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FDCPA

The Fair Debt Collection Practices Act (FDCPA) was enacted in 1977 to protect consumers from abusive, unfair, and deceptive practices by third-party debt collectors. The law details when and how a collector may contact a debtor. The government enforcer of the law has historically been the Federal Trade Commission (FTC), but some regulatory duties may be shared with the Bureau of Consumer Financial Protection housed within the Federal Reserve, created in 2010.

The FDCPA is a strict civil liability law, which means that a consumer need not prove actual damages in order to claim statutory damages of up to $1,000 per violation plus reasonable attorney fees.

It is commonly believed that the FDCPA will be amended and/or updated in the 112th Congress (2011-2012).

The complete Fair Debt Collection Practices Act (PDF, 326 KB)

Envelope on Fire

Is Your Envelope “Benign” Under The FDCPA?

There has been a lot of litigation relating to envelopes recently, but section 1692f(8) of the FDCPA, which regulates collection envelopes, is not new. It has been a source of frustration for collectors for decades. Fortunately, some courts have recognized that a strict application of section 1692f(8) may lead to absurd results, and have held that “benign language” on an envelope does not violate the FDCPA. Unfortunately, the word “benign” can be VERY slippery.

eating-popcorn

Collection Law Firm Uses Recent Ruling Against CFPB to Bolster FDCPA Enforcement Defense

A federal judge in Indiana last week dismissed part of an enforcement action brought by the Consumer Financial Protection Bureau (CFPB) against a for-profit college under the Truth in Lending Act (TILA) because TILA actions are subject to a one-year statute of limitations. A collection law firm currently embroiled in a nasty legal fight with the CFPB jumped on the opportunity to note that the FDCPA carries similar restrictions.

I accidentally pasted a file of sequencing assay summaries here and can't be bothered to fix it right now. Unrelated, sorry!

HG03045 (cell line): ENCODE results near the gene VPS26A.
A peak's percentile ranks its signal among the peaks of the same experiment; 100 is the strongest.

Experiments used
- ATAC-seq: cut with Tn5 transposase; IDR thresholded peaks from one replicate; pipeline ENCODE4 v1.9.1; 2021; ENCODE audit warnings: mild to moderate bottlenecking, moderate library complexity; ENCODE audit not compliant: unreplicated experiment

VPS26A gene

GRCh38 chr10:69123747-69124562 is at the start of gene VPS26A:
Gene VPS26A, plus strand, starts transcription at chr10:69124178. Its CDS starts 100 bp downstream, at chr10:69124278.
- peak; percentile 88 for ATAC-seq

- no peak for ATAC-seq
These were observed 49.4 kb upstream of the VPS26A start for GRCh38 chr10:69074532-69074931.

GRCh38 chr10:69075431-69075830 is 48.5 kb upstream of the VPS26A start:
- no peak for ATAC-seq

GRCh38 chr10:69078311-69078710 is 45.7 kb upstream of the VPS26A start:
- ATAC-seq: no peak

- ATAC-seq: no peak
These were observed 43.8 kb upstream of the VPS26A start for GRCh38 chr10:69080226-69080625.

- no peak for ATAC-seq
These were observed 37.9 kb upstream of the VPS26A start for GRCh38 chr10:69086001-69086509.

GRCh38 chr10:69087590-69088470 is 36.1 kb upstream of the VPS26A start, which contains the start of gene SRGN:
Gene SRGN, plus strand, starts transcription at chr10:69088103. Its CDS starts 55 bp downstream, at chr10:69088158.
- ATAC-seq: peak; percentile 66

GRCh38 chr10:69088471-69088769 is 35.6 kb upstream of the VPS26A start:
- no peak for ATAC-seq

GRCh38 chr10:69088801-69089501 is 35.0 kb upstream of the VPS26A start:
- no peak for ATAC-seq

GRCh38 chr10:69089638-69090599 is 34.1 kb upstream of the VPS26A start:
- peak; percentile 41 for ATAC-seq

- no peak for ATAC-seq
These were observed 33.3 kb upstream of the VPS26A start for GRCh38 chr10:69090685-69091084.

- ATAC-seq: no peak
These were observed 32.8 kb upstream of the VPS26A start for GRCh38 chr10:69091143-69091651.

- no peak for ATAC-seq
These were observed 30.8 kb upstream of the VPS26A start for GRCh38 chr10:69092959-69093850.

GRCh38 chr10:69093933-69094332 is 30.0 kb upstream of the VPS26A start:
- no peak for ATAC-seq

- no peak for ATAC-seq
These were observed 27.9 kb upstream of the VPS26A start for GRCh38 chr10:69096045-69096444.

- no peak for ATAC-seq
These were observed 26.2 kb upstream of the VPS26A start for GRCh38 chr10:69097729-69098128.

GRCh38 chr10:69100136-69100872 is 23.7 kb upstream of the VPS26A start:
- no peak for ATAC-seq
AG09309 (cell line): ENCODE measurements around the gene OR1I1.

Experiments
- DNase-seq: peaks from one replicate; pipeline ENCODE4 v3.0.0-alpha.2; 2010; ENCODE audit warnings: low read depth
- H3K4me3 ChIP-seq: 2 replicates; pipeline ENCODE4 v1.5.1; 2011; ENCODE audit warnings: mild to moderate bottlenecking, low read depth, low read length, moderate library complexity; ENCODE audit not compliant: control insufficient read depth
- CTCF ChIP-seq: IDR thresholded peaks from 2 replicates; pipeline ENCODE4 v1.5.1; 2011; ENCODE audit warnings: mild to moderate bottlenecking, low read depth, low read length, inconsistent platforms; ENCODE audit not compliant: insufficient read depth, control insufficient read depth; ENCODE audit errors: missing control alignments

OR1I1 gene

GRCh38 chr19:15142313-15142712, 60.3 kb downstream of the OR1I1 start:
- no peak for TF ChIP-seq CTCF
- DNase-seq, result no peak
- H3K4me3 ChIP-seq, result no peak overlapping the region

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Court Expands FDCPA’s “Least Sophisticated” Standard to Include Attorneys

A long-established exception to the FDCPA’s “least sophisticated consumer” standard has been communications with consumers’ attorneys. Because how could it be argued that an attorney is not “sophisticated?” But a recent Circuit Court ruling opened new ground on that front when it found that some communications with attorneys should be held to the standard.

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The FDCPA “is not a game, and its purpose is not to provide a business opportunity” says District Judge

“This case…goes beyond anything that the Court has seen. It represents a deliberate and transparent attempt by a sophisticated debtor to entrap a collection company into a technical violation. Even more problematically, plaintiff chose to bring this action even though there is a tape recording showing that the attempt at entrapment utterly failed.” — Judge Brian M. Cogan